Analysis of a Commercial Bleach
To perform a redox titration.
To determine the amount of hypochlorite ion present in commercial bleach.
Many commercial products, such as bleaches and hair coloring agents, contain oxidizing agents. The most common oxidizing agent in bleaches is sodium hypochlorite, NaClO (sometimes written NaOCl). Commercial bleaches are made by bubbling chlorine gas into a sodium hydroxide solution. Some of the chlorine is oxidized to the hypochlorite ion, ClO-, and some is reduced to the chloride ion, Cl-. The solution remains strongly basic. The chemical equation for the process is:
Cl2(g) + 2 OH-(aq) ( ClO-(aq) + Cl-(aq) + H2O(l)
The amount of hypochlorite ion present in a solution of bleach can be determined by an oxidation-reduction titration. One of the best methods is the iodine-thiosulfate titration procedure. The iodide ion, I-, is easily oxidized by almost any oxidizing agent. In acid solution, hypochlorite ions oxidize iodide ions to form iodine, I2. The iodine that forms is then titrated with a standard solution of sodium thiosulfate. The analysis takes place in a series of steps: 1. Acidified iodide ion is added to hypochlorite ion solution and the iodide is oxidized to iodine.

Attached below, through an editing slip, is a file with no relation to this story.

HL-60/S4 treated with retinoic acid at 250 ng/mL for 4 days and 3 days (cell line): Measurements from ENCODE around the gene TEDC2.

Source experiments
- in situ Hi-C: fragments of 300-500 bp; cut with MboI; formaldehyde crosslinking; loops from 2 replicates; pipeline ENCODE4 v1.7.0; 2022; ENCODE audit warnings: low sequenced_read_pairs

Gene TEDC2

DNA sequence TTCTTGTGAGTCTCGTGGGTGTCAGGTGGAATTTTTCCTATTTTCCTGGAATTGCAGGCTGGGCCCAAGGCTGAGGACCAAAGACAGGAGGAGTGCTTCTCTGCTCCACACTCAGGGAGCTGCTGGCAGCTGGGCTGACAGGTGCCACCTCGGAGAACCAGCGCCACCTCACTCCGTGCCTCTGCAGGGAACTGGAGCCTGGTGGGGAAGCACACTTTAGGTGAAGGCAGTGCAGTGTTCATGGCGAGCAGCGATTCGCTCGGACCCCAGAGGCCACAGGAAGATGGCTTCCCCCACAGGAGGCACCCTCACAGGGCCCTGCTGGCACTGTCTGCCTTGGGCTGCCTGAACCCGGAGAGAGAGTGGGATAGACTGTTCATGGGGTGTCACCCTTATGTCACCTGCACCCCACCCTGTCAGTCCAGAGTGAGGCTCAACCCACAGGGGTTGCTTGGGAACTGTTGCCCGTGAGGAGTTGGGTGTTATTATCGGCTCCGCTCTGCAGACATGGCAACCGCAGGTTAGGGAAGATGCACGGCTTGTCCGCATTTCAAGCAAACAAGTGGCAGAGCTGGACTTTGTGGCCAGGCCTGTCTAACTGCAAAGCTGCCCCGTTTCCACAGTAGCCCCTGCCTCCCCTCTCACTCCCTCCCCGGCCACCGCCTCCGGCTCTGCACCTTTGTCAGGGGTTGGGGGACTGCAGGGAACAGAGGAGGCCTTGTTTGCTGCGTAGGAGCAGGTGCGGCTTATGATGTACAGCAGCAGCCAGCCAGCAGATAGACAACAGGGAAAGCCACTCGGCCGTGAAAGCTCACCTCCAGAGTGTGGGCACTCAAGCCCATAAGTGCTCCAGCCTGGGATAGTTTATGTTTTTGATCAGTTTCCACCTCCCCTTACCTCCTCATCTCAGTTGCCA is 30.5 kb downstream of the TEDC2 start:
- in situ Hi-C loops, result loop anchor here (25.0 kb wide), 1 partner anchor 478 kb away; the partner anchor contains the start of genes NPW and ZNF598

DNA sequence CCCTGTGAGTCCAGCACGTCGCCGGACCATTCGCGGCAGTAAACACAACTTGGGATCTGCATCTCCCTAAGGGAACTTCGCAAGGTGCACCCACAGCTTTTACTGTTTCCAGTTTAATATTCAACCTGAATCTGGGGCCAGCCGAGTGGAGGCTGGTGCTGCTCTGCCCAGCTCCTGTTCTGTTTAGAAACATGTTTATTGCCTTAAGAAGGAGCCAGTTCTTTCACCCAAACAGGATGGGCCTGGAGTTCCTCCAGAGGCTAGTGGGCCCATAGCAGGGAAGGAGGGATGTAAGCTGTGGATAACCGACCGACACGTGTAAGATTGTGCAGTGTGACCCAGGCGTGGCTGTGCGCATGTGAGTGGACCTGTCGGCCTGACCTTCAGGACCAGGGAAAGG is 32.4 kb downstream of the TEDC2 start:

2 H+(aq) + ClO-(aq) + 2 I-(aq) ( Cl-(aq) + I2(aq) + H2O(l)
Iodine is only slightly soluble in water, but it dissolves very well in an aqueous solution of iodide ion, in which it forms a complex ion called the triiodide ion. Triiodide is a combination of a neutral I2 molecule with an I- ion. The triiodide ion is yellow in dilute solution and dark red-brown when concentrated.
I2(aq) + I-(aq) ( I3-(aq)
The triiodide is titrated with a standard solution of thiosulfate ions, which reduces the iodine back to iodide ions.
I3-(aq) + 2 S2O32-(aq) ( 3 I-(aq) + S4O62-(aq)
During this last...
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